The teacher wastes no time identifying the star pupil.
“Jansen Harkins is the story of 2019-20,” Manitoba Moose head coach Pascal Vincent said Monday.
When Harkins began his third professional season in the AHL, Vincent said an NHL call-up was a long shot at best with several other prospects ahead of him on the depth chart.
But a tremendous summer of training led to 31 points in his first 30 games with the Moose and had Harkins near the top of the league’s scoring race. That earned the 22-year-old a promotion to the Winnipeg Jets, where he continued opening eyes with seven points in his first 29 NHL games.
“I have players who come into my office and ask ‘When I am gonna get called up? Is it my time? Why is this guy getting called up?’ They’re all legitimate questions, they’re all fair. Players have the right to ask those questions. They all want to play for the Jets and want to know where they stand. But Jansen Harkins never did. Not one time,” Vincent said.
Instead, Harkins quietly went about his work, which included a brief demotion to the ECHL during the 2017-18 season.
“Jansen Harkins did it right. He did everything right,” said Vincent. “For him to come back this year, getting a little bit faster, a little bit stronger, a little bit quicker. He spent a lot of time studying the systems, watching video, asking questions. A very low-maintenance guy but he was very demanding of himself.”
And just like that, his moment finally arrived. Vincent said it’s a tremendous lesson for all players, that development isn’t always a straight line, and that hard work and patience can pay off.
“Of course we’re going to use this story for a long time. If you push yourself and keep believing in yourself, good things will happen,” said Vincent.
There were several other success stories this year as well.
Goaltender Mikhail Berdin made huge strides in his second year of pro hockey, which included a big run of games early in the season after veteran goalie Eric Comrie was claimed on waivers by the Arizona Coyotes. The 22-year-old Berdin appears to have a bright future.
Same goes for defenceman Leon Gawanke, a 20-year-old fifth-round pick by the Jets in 2017 who had 26 points in 48 games in his rookie season for the Moose after finishing up his junior career.
“At the end of the year he was running the top power play for us. We knew about his hockey sense, but we didn’t know how well he could apply his reads at this level,” said Vincent.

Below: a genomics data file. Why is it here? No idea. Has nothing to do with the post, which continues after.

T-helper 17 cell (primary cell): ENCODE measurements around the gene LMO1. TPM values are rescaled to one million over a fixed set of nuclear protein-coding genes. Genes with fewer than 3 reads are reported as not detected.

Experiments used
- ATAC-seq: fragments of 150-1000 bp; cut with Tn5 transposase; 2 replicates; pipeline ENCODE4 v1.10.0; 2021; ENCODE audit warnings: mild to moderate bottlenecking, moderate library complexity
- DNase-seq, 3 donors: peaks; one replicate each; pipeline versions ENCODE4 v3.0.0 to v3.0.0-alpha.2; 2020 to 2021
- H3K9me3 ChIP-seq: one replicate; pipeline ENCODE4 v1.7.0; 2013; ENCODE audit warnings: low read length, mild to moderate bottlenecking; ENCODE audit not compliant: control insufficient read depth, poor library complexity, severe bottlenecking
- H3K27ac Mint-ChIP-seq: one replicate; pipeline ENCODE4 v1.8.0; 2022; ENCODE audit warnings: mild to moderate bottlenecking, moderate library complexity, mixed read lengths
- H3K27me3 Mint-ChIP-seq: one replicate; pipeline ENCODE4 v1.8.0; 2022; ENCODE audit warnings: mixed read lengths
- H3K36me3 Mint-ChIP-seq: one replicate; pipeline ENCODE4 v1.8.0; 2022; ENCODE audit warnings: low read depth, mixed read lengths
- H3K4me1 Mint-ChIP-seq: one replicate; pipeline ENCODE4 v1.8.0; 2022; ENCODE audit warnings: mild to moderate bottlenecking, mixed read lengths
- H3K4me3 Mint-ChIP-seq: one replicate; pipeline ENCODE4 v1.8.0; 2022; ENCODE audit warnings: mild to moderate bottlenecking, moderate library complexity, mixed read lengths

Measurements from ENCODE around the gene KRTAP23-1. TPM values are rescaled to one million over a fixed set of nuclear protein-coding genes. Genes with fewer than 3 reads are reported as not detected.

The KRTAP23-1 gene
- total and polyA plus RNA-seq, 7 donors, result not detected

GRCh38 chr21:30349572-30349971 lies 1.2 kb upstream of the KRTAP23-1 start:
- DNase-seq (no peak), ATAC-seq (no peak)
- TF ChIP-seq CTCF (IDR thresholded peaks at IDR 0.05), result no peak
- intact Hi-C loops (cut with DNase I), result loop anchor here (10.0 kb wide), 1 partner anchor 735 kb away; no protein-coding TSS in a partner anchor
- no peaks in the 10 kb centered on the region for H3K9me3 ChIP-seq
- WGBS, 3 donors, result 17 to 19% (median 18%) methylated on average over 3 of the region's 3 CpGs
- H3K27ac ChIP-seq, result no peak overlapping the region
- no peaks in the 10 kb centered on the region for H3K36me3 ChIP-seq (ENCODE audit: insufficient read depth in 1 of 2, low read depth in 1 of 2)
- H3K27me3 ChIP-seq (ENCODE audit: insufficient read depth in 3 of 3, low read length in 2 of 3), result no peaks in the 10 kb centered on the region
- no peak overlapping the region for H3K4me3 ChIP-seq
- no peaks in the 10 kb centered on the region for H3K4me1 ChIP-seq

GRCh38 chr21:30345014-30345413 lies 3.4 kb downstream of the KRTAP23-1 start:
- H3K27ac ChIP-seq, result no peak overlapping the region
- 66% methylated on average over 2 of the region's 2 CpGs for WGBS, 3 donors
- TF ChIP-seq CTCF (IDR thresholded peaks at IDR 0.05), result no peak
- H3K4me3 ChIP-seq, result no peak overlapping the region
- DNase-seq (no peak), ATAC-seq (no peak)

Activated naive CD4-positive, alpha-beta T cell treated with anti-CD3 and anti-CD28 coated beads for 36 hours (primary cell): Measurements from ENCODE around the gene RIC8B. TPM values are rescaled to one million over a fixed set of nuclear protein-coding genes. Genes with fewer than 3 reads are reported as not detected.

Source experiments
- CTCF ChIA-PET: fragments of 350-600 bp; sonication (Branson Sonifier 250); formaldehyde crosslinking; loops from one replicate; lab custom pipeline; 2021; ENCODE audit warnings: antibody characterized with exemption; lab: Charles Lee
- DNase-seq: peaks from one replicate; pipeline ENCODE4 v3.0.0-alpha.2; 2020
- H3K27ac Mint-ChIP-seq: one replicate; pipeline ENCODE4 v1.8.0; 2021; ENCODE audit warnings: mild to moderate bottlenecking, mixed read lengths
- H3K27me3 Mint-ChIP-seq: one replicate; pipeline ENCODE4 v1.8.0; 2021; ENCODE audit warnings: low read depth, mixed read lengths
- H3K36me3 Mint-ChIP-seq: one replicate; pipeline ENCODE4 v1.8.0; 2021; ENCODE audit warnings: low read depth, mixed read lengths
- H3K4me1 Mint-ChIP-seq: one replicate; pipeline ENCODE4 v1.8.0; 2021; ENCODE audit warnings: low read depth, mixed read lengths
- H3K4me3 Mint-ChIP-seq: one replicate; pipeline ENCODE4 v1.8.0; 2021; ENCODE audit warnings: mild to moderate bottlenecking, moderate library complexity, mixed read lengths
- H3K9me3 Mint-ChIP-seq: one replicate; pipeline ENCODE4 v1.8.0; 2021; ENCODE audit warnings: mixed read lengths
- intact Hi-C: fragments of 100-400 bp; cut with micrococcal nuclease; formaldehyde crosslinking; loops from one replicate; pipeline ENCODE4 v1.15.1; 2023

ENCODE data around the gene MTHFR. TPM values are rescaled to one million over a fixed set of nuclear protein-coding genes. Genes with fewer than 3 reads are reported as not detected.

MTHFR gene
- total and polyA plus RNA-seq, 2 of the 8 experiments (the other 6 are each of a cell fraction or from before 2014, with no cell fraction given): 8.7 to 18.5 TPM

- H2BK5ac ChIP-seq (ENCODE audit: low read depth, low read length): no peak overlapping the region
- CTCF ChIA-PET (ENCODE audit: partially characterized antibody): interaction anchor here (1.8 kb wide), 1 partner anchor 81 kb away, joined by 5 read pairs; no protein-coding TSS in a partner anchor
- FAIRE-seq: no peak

The undrafted Kristian Reichel, playing on an AHL deal, had 12 goals in 39 games and may have played his way into a two-way NHL deal by next season.
“As a coach, he’s the type of guy you really loved. He’s bringing his best every day. His maturity, his decision-making, his compete level is off the chart,” said Vincent.
Reichel’s development underlines another important lesson for young players: it doesn’t matter what round you got drafted in or whether you got drafted at all.
“At some point it doesn’t apply anymore. To us it’s about what are you doing now. How are you improving? If you help us win hockey games, who cares?” said Vincent about a player’s draft number.
A pair of first-rounders, Logan Stanley (2016) and Kristian Vesalainen (2017), are still finding their way at the pro level. Stanley, 21, is still growing into his 6-7, 242-pound frame but has shown progress, according to his coach.
“For him to get used to his body and play at the level he needs to play, it’s going to take a little longer than usual,” said Vincent. “I believe he could be called up tomorrow and do a decent job with the Jets, but that’s not the point. We want you to get called up and do so well that you stay there.”
As for Vesalainen, the 21-year-old probably suffers from unfair comparisons to another first-round Finnish player, Patrik Laine, who seamlessly made the jump to the NHL.
“Two different players, two different individuals. Having spent a lot of time with Ves, he puts a lot of pressure on himself and wants to make it really bad,” said Vincent. “I think he’s on the right path but he’s following more of a normal path than the exception.”
Mike McIntyre grew up wanting to be a professional wrestler. But when that dream fizzled, he put all his brawn into becoming a professional writer.
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